Whilst By Ash, Oak and Thorn through the metaphor of Spring bringing new life and fresh growth after slumber focuses on the awakening of the intrepid trio not merely after a hibernating winter, nor merely to both the struggles and richness of the natural world outside the garden in Ash Row but reflecting the very human ‘I’m alright’ blindness to the problem that the Hidden Folk blithely ignored of the March of ‘progress’ over the wildness both within and around humanity.

By Rowan and Yew in turn resonates with its poignant, mournful autumn into winter setting reflecting the decay, the falling of the sap through the loss of habitat, the decline of the birds and bees, the ending of it all, the frustrations and hopelessness that things won’t ever change leading up to the point of the longest night and the light begins to return becomes a metaphor for hope that we can recover nature.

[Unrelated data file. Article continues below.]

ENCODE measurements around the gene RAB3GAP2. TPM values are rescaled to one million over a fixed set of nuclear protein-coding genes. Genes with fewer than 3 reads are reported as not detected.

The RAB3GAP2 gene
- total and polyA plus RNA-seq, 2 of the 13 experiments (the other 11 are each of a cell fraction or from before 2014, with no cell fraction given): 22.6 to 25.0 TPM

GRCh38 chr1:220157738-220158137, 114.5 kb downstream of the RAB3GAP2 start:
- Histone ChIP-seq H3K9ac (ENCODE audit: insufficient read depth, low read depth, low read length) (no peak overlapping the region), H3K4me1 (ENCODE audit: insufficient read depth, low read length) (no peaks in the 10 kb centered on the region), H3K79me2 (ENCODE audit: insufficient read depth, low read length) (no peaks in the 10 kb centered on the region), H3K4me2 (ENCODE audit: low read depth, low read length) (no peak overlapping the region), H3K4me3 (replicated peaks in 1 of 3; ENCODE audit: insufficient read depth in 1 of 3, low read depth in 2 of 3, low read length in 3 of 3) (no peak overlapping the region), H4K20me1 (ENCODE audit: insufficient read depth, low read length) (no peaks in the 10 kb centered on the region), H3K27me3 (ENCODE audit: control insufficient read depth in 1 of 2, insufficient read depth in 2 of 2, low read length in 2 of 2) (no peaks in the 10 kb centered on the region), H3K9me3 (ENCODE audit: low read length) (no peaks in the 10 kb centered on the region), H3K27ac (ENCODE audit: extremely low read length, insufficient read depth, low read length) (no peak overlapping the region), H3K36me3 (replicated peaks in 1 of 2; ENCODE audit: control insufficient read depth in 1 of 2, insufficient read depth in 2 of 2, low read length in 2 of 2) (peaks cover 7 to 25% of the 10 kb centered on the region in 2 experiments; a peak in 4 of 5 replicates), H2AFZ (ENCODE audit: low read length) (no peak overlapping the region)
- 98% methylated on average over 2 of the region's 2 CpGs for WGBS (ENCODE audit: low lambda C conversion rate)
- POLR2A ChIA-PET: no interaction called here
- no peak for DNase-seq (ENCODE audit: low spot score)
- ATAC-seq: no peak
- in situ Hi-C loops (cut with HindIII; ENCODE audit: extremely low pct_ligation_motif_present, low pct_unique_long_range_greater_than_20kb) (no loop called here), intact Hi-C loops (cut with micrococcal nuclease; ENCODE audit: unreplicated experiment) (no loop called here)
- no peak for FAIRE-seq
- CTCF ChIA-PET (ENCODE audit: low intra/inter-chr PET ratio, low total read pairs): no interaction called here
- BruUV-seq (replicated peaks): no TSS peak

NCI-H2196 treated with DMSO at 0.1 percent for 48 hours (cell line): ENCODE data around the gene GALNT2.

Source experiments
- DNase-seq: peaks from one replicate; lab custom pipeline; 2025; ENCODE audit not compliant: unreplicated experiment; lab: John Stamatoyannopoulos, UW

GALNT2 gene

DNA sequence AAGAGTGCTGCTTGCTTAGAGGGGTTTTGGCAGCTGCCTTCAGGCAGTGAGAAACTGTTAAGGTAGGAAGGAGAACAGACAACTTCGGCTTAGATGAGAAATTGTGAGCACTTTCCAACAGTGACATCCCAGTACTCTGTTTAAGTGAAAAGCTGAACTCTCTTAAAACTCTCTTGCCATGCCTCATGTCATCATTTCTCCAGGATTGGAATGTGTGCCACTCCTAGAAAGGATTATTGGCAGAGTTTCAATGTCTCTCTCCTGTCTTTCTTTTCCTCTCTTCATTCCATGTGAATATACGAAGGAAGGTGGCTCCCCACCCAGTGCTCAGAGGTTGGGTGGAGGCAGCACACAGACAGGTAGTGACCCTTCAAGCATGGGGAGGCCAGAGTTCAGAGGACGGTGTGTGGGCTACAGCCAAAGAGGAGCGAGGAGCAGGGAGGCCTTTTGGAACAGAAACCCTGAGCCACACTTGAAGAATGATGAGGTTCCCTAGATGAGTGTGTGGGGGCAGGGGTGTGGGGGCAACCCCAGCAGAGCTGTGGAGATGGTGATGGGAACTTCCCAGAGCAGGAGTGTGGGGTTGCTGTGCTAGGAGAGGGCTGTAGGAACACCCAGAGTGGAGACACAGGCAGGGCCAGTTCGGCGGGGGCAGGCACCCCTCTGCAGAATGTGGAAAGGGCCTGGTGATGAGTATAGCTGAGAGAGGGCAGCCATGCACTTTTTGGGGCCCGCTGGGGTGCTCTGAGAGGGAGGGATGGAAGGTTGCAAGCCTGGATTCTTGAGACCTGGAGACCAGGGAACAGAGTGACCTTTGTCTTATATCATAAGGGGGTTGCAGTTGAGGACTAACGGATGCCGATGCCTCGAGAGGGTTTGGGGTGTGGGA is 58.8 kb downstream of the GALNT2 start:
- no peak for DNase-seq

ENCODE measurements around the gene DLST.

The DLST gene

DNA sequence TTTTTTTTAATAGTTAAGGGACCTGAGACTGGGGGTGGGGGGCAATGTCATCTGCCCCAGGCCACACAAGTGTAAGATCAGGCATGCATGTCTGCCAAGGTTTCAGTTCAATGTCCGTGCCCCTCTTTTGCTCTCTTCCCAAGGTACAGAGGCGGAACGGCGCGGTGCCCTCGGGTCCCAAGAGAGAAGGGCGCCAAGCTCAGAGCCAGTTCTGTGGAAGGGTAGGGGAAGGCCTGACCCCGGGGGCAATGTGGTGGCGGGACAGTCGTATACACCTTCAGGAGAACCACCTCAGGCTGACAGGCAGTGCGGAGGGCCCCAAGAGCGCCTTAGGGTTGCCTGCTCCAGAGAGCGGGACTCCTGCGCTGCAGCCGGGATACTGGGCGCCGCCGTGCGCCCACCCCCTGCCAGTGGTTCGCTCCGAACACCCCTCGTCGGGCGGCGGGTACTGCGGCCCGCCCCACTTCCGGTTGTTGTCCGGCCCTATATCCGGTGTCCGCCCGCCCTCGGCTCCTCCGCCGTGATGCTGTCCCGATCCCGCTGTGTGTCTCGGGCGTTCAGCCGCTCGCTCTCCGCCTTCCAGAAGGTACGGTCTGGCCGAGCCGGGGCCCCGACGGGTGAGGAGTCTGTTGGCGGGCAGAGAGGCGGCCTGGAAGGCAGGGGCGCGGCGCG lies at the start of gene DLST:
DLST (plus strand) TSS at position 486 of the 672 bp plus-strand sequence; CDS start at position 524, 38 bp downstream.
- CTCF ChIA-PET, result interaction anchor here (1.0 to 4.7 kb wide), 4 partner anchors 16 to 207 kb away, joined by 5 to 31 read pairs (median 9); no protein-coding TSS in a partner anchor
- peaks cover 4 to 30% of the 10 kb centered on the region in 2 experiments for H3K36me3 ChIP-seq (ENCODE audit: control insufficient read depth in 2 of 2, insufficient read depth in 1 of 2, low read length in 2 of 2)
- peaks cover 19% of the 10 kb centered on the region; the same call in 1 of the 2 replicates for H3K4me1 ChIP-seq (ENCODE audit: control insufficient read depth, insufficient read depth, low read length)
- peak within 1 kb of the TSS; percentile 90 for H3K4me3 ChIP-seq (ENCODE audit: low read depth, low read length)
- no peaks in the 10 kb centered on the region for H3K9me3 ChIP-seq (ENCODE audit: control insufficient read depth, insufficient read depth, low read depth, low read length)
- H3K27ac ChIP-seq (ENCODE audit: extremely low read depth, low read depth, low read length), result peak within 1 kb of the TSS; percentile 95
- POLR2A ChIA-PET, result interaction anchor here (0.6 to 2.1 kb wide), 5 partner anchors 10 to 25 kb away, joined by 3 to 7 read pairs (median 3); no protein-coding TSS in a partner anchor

Melissa and her Hidden Folk implore us to empower ourselves to invest in our part of the wheel and return the light before it is too late.

A little snap of quiet pause between gathering all our items in our foraging basket and the we shall place and identify them on our IKEA tray!

I am lucky enough to have a good sized garden that we’ve worked hard with to encourage wild spaces and biodiversity, and it’s remarkable how full of life this space is now compared to when we arrived, with a family of starlings in our privet, an apiary of gentle bees with natures as sweet as the honey they make and recently a Robin who sings to us just like our chickens chatter excitedly when they see us. I often say to my mum that the Hidden Folk have returned in our patch of earth and that makes my heart glow.